Acid-induced pluripotent or even totipotent stem cells, called STAP stem cells, have thrown the stem cell field for a bit of a loop. For more background see my interview with the key public face of STAP, Dr. Charles Vacanti, as well as my review of their paper, my top 5 reasons for skepticism, and some other thoughts. Do you believe in STAP? You can also see a poll from the first week post-STAP and you can vote in a current ongoing poll.
What are the latest developments on the STAP front?
- Human too? We have seen that Vacanti has now reportedly claimed several times (most recently here) to the press that he has made human STAP stem cells. It seems like to be sure one would have to do studies taking months such as teratoma assays and other functional assays so this seems to be going out on a limb in my opinion.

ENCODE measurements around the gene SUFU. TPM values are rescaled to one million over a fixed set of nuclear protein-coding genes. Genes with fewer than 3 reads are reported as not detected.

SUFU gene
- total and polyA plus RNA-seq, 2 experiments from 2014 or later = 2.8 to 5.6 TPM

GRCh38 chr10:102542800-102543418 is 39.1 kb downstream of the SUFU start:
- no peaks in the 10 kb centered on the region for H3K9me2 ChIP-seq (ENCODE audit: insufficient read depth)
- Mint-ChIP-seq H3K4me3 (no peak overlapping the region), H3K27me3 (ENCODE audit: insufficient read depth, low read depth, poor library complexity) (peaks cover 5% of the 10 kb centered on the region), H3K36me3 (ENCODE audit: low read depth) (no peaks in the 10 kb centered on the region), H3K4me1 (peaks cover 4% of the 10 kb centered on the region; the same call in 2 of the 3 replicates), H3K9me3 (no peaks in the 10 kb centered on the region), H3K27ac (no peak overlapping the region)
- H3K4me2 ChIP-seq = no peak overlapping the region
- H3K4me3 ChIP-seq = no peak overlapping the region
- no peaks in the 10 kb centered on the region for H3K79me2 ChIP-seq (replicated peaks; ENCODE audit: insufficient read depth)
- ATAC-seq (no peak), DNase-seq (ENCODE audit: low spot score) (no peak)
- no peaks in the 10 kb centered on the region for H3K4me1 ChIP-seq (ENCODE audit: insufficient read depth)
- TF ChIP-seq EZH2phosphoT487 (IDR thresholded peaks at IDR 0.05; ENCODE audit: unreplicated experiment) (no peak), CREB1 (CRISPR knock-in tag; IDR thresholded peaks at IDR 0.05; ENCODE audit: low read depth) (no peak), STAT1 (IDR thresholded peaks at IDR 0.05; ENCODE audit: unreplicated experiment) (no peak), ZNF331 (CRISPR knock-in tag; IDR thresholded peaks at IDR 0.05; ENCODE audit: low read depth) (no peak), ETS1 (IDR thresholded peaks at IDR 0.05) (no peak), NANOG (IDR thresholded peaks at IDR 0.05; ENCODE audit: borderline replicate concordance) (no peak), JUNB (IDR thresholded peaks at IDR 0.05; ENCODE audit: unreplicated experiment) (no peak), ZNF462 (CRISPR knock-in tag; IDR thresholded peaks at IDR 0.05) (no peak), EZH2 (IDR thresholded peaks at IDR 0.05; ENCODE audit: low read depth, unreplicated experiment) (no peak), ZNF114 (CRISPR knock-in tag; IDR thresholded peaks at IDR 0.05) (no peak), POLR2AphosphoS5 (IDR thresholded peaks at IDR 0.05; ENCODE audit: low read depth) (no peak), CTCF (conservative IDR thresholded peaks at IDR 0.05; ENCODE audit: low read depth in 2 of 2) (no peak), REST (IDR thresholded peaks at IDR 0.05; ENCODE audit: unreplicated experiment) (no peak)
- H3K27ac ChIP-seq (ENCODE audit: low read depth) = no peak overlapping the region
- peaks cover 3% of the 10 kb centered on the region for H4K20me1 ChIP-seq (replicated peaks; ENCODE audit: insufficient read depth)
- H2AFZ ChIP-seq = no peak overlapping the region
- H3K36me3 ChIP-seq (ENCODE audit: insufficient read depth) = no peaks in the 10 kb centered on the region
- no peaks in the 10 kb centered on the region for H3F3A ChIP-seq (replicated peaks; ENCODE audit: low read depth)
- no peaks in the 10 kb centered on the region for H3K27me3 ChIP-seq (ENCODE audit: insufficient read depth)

- Yamanaka getting a bit concerned. We have also seen today that for the first time Shinya Yamanaka seems to be getting upset about some of the claims related to STAP stem cells, particularly as they relate to supposed advantages of STAP over iPS cells. I tend to agree with him. Folks, STAP stem cells may or may not even be the real deal or have unanticipated problems, whereas iPS cells are very much the real deal and already have been put through a host of tests over 7 years and are already in a clinical study. It’s too early to say what STAP may or may not be able to do or how they compare to iPS cells.
- STAP not working for one? One commenter on this blog mentioned that their first attempt to make STAP cells was unsuccessful. Of course one preliminary report shouldn’t be over-interpretted on its own, but it is notable. I’ve set up a crowdsourcing site for people to share data from their STAP validation attempts so hopefully in the next week or so we can get more clarity. Please consider participating if you are trying to validate STAP.
- STAP in the tea leaves back in 2011? A new piece on STAP stem cells in Bioscience reports that Weizmann Institute stem cell researcher Dov Zipori predicted STAP way back in 2011. I cannot find anything concrete on that, but it’ll be interesting to learn more.